What’s New (Oct 1, 2007):

     (1) TileMap is upgraded to TileMap Version 2 (tilemapv2).

     (2) The new version is supported as part of CisGenome Project. This page will continue to be active to support TileMap version 1, but TileMap v2 will be supported through CisGenome website instead of here.

  !! (3) We have now developed a Graphic User Interface and a CisGenome Browser which allow you to visualize your data in the context of gene structures. Please go to CisGenome website for more information. The newly released CisGenome is a more powerful tool that supports not only tiling array analysis, but also various types of downstream analysis, including retrieving gene annotation, retrieving DNA sequences, motif  discovery and motif mapping, key motif determination, etc.


     What’s New (Mar 15, 2006):

    (1) A bug in tilemap_importaffy was reported and fixed. The bug was relevant to loading *.bpmap file (version 2 and above).

    What’s New (Nov 10, 2005):

    (1) TileMap source code is released together with the unix version. Users can use the enclosed makefile to compile the *.c files.

    (1) tilemap_importaffy is updated. The updated version can now handle the new affymetrix *.bpmap file format (version 1 to version 3).

    (2) Links to supplementary data are now posted on this website.


    TileMap is a tool designed for tiling array data analysis. It can be used to identify genomic loci that show transcriptional activities and transcription factor binding patterns of interest.

    Basic algorithm and main features:

(1) Tiling array is a new type of microarray that interrogates genomes with high density probes. TileMap is a two step procedure to create chromosomal map of tiling array hybridizations. In the first step, a test-statistic is computed for each probe based on a hierarchical empirical Bayes model. In the second step, the test-statistics of probes within a genomic region are used to infer whether the region is of interest or not (i.e. whether it shows transcriptional activities or protein binding patterns of interest).  

(2) TileMap can be used to search for complex transcriptional or protein binding patterns such as "(mutant 1 < wild type < mutant 2) and [tumor > wild type) or (tumor <mutant 5)]". 

(3) TileMap uses a hierarchical empirical Bayes model to pool information from all probes across the array. The model significantly increases the sensitivity of the analysis when there are only 2~3 replicates within each condition.

(4) Users can choose to combine neighboring probes either by using a Hidden Markov Model (HMM) or a Moving Average method (MA).

(5) TileMap uses Unbalanced Mixture Subtraction (UMS) to provide approximate local false discovery rate (lfdr) estimates for MA and provide model parameters for HMM. Compared with permutation test, UMS performs better in providing lfdr for complex multiple sample comparisons such as "mt1<wt<mt2". While UMS intends to estimate lfdr for a null hypothesis H0: "not {mt1<wt<mt2}", permutation test usually can only provide lfdr for a null H0': "mt1=wt=mt2".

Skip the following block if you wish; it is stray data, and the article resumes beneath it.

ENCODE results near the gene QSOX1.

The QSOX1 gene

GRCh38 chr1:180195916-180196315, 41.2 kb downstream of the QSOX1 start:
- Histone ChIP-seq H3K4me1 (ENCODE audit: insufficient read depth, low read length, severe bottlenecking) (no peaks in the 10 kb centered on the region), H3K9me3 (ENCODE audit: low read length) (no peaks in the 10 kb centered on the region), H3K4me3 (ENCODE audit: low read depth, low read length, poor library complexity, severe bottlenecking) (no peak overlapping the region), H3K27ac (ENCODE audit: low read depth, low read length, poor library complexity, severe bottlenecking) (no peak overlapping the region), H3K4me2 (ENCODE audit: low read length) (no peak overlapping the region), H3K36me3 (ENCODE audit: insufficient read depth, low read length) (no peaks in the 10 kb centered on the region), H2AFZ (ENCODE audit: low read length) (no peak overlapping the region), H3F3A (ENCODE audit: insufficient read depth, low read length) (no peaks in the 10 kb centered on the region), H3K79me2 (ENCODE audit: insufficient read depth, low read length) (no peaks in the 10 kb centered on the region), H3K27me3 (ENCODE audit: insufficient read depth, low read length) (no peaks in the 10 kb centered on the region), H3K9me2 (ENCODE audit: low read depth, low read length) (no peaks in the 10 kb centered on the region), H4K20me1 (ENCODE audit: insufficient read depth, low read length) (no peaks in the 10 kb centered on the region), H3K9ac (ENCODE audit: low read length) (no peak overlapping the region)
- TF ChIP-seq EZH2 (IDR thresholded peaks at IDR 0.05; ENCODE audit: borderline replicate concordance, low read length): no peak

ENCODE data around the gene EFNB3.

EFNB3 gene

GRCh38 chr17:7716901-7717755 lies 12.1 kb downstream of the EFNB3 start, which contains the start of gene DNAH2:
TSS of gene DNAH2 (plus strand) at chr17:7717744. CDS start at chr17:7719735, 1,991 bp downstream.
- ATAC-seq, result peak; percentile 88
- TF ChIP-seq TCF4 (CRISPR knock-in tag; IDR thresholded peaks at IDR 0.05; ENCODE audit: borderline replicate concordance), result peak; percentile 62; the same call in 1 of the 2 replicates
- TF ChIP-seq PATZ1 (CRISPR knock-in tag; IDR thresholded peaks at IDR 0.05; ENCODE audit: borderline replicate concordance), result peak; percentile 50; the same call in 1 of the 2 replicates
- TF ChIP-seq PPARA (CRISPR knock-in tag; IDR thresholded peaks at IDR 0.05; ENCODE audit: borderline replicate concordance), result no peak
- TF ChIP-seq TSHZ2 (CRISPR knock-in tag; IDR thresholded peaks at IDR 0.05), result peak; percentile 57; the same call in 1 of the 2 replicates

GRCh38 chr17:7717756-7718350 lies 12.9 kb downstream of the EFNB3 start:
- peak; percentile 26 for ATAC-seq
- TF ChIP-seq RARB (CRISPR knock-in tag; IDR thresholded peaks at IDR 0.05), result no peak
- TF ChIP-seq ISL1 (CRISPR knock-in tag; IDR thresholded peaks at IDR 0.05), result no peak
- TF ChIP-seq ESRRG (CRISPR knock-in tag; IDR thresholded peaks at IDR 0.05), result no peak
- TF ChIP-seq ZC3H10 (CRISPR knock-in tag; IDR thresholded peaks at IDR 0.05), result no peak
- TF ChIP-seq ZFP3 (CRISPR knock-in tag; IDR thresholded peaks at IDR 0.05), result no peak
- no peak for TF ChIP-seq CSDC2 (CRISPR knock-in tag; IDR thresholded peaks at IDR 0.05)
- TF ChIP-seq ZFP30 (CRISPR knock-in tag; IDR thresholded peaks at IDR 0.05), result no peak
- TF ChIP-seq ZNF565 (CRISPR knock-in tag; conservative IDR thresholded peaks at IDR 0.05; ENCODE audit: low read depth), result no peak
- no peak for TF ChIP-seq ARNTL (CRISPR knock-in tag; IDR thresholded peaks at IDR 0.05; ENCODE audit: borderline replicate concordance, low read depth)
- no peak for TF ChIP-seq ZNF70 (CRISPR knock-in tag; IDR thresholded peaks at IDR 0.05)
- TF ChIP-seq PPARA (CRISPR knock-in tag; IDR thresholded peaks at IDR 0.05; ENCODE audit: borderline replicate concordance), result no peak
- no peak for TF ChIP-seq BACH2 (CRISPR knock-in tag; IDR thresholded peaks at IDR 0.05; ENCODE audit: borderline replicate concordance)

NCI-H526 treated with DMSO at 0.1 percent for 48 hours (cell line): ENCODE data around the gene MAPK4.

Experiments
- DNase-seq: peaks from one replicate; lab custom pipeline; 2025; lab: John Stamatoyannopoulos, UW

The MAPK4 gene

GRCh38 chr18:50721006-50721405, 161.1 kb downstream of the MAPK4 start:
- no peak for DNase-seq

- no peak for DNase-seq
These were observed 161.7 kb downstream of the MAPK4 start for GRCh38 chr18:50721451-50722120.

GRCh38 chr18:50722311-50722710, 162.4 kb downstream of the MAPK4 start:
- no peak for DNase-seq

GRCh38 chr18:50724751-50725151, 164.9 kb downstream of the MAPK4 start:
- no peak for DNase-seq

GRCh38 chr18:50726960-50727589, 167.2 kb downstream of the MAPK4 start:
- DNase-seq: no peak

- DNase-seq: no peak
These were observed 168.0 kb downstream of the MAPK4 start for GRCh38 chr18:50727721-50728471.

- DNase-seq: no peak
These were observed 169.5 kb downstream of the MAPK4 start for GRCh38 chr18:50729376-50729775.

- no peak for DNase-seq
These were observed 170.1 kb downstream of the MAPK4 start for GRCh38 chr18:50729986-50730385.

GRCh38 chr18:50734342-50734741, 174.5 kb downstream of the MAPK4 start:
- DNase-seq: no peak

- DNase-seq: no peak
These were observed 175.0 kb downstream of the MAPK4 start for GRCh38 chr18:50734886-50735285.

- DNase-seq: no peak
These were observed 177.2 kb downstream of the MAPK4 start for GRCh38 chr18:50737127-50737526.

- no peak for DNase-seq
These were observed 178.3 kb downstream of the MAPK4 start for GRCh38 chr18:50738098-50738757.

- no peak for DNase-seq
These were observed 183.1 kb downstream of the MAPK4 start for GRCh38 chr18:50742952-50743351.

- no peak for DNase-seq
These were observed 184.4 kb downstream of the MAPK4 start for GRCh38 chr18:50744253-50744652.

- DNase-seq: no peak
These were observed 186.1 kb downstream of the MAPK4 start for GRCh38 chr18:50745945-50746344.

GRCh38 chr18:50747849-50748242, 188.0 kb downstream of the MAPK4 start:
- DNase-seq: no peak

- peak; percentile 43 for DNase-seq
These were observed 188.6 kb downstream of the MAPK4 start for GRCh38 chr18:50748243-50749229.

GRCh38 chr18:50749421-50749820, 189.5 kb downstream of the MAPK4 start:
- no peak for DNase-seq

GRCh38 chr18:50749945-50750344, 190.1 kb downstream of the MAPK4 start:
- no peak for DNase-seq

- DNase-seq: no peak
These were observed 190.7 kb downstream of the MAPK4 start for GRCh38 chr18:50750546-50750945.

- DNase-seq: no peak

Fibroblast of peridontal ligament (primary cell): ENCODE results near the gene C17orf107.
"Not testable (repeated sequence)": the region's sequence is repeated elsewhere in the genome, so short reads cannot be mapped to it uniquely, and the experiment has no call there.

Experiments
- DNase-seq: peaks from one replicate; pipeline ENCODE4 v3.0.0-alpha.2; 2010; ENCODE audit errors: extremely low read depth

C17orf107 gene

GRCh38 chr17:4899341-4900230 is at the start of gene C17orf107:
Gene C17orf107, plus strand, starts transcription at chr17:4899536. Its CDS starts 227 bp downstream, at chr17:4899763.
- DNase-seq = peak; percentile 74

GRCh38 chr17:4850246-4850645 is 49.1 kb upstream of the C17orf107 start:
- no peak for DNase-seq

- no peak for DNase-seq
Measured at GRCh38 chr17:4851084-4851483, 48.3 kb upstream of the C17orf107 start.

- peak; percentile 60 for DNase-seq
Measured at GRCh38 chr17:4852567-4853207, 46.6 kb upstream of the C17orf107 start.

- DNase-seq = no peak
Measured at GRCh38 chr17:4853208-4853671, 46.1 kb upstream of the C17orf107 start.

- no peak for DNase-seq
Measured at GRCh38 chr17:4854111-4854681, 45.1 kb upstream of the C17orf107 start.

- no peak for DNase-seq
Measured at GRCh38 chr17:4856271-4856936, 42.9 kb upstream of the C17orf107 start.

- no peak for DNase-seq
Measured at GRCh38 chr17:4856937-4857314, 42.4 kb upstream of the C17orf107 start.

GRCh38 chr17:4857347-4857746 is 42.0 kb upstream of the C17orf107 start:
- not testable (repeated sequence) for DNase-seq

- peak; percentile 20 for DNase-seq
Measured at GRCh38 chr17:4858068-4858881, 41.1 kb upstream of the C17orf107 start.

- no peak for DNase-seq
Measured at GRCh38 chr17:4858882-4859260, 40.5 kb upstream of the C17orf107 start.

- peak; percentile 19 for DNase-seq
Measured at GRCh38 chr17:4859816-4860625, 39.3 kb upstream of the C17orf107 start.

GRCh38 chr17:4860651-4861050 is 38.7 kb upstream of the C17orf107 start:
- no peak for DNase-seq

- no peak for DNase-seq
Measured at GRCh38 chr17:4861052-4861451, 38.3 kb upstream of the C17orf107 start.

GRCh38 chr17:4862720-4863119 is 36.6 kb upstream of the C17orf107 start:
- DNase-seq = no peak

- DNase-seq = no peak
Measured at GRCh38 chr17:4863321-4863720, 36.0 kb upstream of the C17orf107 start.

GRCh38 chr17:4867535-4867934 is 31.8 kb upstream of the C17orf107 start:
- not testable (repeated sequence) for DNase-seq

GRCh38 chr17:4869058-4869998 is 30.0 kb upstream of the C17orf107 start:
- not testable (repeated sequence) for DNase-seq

The algorithm used by TileMap is described in:

        Ji, H. and Wong, W.H. (2005) TileMap: create chromosomal map of tiling array hybridizations. Bioinformatics, 21(18):3629-3636. [PDF] [Supplemetary Data]

    Data to support the paper can be downloaded here:

        Chr21&22 ChIP-Chip Data   

    The executable version of TileMap can be downloaded here:

                (a) Readme

                (b) Executables: Windows, Unix

        After you downloaded and unzipped TileMap (Windows users can use WinZip, RAR, etc. to unzip the package; Mac OS X users can use "gzip -d tilemap_macosx.tar.gz" and then "tar xvf tilemap_macosx.tar"; users of other unix platforms can request source code from the address below and run "makefile"), you should find the following test data files in the directory where TileMap is installed. If not, you can download them here:           

                (c) Sample Data: testdata.txt

                (d) Sample Parameter Files: testarg.txt, test.cmpinfo

         Then you can enter the directory where TileMap is installed and try to run it as follows:

                > tilemap testarg.txt

        Note: Windows users can choose Windows "Start" menu, click "Run", type "cmd", press Enter. A window will be opened for you to input commands. Enter the directory where TileMap is installed using "cd [path]" command, and run TileMap as above.

        If TileMap is installed correctly, it should start to analyze the test data. If you encountered problems or bugs when using TileMap, please email hji@jhsph.edu.

        Academic users who wish to run TileMap on other platforms can email hji@jhsph.edu to get source code in ANSI C.

    Detailed instructions on how to use TileMap and a few examples can be found here: